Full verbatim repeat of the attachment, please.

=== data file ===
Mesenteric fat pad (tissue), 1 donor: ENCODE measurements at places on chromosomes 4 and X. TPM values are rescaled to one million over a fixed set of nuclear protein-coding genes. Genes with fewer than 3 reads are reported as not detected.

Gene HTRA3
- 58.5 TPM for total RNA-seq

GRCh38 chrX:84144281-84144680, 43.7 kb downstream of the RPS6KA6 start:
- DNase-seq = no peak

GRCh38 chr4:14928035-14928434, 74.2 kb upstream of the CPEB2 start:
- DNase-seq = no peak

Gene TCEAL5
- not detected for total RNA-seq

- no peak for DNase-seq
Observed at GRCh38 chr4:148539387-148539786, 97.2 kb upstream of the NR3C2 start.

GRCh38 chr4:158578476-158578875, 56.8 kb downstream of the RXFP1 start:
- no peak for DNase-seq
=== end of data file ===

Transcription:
Mesenteric fat pad (tissue), 1 donor: ENCODE measurements at places on chromosomes 4 and X. TPM values are rescaled to one million over a fixed set of nuclear protein-coding genes. Genes with fewer than 3 reads are reported as not detected.

Gene HTRA3
- 58.5 TPM for total RNA-seq

GRCh38 chrX:84144281-84144680, 43.7 kb downstream of the RPS6KA6 start:
- DNase-seq = no peak

GRCh38 chr4:14928035-14928434, 74.2 kb upstream of the CPEB2 start:
- DNase-seq = no peak

Gene TCEAL5
- not detected for total RNA-seq

- no peak for DNase-seq
Observed at GRCh38 chr4:148539387-148539786, 97.2 kb upstream of the NR3C2 start.

GRCh38 chr4:158578476-158578875, 56.8 kb downstream of the RXFP1 start:
- no peak for DNase-seq